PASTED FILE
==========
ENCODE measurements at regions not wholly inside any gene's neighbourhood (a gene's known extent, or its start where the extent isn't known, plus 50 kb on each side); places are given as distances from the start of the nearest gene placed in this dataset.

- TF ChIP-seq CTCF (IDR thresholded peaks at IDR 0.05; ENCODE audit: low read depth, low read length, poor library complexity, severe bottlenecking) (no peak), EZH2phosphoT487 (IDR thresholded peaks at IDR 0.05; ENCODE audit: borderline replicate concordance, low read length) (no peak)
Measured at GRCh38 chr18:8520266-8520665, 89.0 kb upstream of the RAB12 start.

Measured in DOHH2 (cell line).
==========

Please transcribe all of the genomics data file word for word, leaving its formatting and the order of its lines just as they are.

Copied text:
ENCODE measurements at regions not wholly inside any gene's neighbourhood (a gene's known extent, or its start where the extent isn't known, plus 50 kb on each side); places are given as distances from the start of the nearest gene placed in this dataset.

- TF ChIP-seq CTCF (IDR thresholded peaks at IDR 0.05; ENCODE audit: low read depth, low read length, poor library complexity, severe bottlenecking) (no peak), EZH2phosphoT487 (IDR thresholded peaks at IDR 0.05; ENCODE audit: borderline replicate concordance, low read length) (no peak)
Measured at GRCh38 chr18:8520266-8520665, 89.0 kb upstream of the RAB12 start.

Measured in DOHH2 (cell line).